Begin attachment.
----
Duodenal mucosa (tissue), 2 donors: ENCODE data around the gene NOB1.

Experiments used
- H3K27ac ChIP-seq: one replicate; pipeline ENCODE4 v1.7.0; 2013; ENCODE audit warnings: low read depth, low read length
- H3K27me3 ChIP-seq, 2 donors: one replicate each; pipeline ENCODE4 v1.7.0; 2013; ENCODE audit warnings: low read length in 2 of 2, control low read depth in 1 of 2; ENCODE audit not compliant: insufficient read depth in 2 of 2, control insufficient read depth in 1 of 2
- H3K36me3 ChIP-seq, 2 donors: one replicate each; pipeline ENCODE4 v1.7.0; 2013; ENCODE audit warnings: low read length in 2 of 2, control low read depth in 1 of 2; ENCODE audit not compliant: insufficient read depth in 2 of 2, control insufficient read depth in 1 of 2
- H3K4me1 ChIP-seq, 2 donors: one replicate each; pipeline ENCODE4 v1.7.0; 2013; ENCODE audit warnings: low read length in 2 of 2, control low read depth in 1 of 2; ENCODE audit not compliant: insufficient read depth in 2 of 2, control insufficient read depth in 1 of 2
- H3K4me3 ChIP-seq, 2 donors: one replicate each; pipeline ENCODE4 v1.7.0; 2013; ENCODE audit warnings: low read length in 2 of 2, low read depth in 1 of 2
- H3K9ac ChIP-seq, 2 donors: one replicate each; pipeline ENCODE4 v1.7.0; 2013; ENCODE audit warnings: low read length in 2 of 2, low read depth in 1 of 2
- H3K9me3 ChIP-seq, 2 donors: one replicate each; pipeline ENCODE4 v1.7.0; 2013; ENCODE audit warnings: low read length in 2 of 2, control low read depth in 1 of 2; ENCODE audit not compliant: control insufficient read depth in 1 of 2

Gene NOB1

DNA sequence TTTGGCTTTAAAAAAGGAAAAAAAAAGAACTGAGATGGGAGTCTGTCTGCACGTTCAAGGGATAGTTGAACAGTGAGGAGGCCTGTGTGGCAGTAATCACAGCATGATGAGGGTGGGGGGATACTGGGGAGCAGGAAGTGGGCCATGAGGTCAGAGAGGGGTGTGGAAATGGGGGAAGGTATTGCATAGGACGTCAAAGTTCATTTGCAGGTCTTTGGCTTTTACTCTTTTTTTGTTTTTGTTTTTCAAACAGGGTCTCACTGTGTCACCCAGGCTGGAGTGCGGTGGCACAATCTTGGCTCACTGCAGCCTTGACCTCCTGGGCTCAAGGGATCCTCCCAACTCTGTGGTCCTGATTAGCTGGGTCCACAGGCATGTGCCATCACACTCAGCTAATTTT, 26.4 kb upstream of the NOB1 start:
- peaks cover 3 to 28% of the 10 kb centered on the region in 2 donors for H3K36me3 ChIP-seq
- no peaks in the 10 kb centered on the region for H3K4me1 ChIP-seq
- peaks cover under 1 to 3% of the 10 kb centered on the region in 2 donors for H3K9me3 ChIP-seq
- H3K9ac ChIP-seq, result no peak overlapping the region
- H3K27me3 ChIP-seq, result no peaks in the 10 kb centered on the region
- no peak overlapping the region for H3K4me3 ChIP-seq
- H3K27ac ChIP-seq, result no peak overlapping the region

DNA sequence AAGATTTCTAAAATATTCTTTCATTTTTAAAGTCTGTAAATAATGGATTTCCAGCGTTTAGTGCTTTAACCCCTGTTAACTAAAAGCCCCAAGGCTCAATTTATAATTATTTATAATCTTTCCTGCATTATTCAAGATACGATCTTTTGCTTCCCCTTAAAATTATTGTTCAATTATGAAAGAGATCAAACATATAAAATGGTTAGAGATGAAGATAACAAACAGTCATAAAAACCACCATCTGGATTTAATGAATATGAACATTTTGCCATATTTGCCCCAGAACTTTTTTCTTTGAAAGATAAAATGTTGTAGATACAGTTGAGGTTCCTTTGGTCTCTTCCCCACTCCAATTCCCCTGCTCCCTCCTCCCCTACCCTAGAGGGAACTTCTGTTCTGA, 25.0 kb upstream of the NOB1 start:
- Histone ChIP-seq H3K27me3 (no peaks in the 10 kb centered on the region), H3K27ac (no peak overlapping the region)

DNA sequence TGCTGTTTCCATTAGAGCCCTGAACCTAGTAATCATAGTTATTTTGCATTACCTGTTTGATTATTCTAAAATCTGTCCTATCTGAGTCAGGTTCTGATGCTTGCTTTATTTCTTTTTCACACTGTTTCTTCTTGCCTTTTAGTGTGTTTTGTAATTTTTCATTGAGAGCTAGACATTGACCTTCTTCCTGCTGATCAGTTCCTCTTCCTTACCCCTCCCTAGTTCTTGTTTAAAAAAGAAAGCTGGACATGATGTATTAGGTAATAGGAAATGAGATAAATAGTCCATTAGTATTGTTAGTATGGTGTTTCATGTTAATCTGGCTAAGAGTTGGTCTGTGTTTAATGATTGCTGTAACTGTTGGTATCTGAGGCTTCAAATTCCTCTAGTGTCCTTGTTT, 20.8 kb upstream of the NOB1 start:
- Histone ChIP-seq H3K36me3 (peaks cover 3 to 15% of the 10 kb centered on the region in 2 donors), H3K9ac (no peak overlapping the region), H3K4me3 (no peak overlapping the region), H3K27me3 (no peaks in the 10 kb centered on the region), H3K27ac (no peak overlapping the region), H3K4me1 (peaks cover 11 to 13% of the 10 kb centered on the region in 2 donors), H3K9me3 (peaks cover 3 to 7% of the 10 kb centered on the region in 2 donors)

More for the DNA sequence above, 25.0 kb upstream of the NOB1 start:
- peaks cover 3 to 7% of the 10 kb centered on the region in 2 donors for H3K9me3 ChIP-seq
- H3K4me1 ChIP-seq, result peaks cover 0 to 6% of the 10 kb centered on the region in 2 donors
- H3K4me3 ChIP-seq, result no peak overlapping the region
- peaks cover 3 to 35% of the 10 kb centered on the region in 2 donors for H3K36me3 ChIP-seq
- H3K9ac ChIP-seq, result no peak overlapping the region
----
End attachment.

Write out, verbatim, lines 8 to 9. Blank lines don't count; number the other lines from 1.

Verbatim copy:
- H3K9ac ChIP-seq, 2 donors: one replicate each; pipeline ENCODE4 v1.7.0; 2013; ENCODE audit warnings: low read length in 2 of 2, low read depth in 1 of 2
- H3K9me3 ChIP-seq, 2 donors: one replicate each; pipeline ENCODE4 v1.7.0; 2013; ENCODE audit warnings: low read length in 2 of 2, control low read depth in 1 of 2; ENCODE audit not compliant: control insufficient read depth in 1 of 2